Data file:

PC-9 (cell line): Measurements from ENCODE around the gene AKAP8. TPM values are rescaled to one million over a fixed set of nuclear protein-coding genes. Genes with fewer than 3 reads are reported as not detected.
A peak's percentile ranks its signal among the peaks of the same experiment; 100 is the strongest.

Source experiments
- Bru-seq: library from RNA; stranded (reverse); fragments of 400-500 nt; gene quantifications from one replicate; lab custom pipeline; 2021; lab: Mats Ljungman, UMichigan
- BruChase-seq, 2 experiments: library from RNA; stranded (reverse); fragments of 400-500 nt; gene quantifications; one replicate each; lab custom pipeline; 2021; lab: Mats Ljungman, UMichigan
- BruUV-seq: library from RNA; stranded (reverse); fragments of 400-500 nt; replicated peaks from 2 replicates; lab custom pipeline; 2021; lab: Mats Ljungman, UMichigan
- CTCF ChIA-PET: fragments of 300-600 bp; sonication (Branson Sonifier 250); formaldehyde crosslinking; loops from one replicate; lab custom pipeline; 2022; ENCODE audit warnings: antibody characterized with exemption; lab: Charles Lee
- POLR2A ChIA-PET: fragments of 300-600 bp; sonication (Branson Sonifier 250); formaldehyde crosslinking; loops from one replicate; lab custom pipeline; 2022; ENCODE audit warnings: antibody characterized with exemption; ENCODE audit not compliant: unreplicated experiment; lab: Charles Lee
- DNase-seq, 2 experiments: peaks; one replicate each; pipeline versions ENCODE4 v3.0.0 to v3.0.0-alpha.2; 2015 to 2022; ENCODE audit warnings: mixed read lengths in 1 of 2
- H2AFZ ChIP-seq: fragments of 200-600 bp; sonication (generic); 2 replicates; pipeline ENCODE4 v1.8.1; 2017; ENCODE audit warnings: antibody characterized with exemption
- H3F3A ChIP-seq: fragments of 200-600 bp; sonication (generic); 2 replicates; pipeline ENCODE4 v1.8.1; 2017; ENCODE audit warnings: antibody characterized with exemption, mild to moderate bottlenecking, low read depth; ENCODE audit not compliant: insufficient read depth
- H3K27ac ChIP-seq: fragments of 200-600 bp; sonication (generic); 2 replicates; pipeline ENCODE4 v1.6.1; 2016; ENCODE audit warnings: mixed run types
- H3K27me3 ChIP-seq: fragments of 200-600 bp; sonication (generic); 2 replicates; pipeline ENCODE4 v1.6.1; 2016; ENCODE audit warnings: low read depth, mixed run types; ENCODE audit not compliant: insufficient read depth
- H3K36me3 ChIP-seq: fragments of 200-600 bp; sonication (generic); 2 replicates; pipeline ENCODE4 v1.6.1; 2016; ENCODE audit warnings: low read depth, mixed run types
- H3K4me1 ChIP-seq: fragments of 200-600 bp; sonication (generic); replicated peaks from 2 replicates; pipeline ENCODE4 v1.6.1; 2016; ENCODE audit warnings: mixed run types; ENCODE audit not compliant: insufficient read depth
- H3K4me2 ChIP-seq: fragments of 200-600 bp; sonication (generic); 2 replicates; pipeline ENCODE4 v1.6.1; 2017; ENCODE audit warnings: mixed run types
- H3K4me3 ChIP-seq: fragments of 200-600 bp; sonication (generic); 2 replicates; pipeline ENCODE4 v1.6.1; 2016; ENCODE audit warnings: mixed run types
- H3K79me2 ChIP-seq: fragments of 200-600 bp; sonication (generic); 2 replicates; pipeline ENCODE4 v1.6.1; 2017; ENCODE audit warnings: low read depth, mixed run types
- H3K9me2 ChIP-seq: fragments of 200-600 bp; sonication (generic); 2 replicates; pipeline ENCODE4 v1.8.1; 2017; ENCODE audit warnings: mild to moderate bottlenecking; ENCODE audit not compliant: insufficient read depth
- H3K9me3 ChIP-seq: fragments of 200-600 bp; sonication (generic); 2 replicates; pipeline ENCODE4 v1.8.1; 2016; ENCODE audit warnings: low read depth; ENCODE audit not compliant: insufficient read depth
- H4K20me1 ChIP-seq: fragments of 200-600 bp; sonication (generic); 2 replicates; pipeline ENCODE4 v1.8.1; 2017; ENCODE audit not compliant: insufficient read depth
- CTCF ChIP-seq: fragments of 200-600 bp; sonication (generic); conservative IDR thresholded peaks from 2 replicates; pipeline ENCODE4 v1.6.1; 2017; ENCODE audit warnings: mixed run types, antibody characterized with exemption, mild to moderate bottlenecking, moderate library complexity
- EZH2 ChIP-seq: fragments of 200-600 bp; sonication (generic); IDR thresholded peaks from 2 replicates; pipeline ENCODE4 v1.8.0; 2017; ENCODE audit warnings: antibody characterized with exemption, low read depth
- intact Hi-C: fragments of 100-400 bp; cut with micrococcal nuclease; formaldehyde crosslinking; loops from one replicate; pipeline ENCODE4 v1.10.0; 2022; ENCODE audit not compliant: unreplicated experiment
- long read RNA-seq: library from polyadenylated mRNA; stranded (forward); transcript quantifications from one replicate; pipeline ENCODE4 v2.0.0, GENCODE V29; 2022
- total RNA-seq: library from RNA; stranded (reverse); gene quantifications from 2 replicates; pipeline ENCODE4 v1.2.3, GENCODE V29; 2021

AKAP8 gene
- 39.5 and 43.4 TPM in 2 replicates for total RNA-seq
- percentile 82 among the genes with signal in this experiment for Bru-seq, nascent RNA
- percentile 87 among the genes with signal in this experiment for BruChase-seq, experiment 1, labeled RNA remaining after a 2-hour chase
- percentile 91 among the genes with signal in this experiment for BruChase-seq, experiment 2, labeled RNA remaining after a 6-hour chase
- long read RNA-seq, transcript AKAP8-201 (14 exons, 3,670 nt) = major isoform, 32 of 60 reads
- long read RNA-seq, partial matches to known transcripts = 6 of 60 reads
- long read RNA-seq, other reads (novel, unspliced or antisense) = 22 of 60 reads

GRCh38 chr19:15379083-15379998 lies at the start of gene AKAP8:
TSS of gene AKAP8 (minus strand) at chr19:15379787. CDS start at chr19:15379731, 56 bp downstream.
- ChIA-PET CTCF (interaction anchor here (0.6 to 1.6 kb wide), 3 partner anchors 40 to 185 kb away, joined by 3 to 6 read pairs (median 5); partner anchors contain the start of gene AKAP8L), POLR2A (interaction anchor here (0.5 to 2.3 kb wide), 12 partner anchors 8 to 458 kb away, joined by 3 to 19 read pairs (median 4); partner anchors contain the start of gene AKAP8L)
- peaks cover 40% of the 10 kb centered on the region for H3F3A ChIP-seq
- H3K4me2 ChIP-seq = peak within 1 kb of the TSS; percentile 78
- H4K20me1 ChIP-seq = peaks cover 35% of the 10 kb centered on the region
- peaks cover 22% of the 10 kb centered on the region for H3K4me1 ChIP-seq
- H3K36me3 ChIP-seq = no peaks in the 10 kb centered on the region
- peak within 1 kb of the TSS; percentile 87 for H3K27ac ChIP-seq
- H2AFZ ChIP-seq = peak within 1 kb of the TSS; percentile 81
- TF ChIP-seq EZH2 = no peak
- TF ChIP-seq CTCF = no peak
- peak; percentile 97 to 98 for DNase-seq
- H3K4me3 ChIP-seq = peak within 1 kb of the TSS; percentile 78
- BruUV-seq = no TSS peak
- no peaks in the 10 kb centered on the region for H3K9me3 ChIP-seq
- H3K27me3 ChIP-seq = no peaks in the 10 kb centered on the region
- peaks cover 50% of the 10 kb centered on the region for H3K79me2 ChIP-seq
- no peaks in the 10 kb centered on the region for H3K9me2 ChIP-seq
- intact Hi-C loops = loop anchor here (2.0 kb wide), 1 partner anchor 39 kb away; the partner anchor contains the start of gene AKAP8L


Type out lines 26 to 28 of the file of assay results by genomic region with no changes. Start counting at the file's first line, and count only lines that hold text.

- total RNA-seq: library from RNA; stranded (reverse); gene quantifications from 2 replicates; pipeline ENCODE4 v1.2.3, GENCODE V29; 2021

AKAP8 gene
- 39.5 and 43.4 TPM in 2 replicates for total RNA-seq